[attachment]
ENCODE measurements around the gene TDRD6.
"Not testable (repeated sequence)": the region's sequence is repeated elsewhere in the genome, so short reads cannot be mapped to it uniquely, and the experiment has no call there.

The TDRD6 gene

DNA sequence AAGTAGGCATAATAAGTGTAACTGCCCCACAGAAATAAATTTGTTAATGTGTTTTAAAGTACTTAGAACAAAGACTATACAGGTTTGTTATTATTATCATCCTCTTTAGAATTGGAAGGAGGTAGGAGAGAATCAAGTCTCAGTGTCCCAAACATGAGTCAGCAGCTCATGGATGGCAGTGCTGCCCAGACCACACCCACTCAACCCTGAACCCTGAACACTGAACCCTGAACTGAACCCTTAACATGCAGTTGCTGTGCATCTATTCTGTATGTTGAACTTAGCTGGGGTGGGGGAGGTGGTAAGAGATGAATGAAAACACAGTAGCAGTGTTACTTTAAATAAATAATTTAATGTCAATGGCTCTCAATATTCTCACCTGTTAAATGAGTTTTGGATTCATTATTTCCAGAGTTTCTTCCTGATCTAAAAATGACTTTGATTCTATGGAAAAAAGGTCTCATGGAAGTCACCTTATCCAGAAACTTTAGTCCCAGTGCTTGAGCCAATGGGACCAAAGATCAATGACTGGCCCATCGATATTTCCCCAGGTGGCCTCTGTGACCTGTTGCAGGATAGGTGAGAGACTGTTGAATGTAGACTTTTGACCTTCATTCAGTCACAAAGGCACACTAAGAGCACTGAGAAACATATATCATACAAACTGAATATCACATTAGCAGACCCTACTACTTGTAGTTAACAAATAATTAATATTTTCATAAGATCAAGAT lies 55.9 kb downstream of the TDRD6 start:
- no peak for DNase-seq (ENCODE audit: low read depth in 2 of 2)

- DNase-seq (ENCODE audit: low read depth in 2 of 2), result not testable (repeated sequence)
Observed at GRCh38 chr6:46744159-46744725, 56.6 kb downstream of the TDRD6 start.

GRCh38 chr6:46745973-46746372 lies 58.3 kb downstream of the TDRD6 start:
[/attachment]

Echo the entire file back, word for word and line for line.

ENCODE measurements around the gene TDRD6.
"Not testable (repeated sequence)": the region's sequence is repeated elsewhere in the genome, so short reads cannot be mapped to it uniquely, and the experiment has no call there.

The TDRD6 gene

DNA sequence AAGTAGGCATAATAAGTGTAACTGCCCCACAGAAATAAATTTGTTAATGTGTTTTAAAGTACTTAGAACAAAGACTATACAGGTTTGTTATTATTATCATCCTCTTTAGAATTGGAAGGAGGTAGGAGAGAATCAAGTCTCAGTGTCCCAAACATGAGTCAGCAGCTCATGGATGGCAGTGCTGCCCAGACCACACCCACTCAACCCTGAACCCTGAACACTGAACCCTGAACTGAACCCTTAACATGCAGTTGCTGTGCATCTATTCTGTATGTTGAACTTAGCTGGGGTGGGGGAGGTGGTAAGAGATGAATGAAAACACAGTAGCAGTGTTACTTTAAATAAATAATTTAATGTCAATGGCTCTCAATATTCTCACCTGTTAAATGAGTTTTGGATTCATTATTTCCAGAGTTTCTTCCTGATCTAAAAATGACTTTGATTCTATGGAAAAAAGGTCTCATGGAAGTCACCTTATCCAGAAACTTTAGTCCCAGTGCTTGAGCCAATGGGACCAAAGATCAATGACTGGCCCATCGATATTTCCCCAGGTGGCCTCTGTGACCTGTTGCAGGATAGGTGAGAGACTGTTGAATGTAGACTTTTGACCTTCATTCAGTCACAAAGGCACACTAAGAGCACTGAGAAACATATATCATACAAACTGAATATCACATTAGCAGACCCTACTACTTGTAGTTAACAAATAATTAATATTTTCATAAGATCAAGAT lies 55.9 kb downstream of the TDRD6 start:
- no peak for DNase-seq (ENCODE audit: low read depth in 2 of 2)

- DNase-seq (ENCODE audit: low read depth in 2 of 2), result not testable (repeated sequence)
Observed at GRCh38 chr6:46744159-46744725, 56.6 kb downstream of the TDRD6 start.

GRCh38 chr6:46745973-46746372 lies 58.3 kb downstream of the TDRD6 start: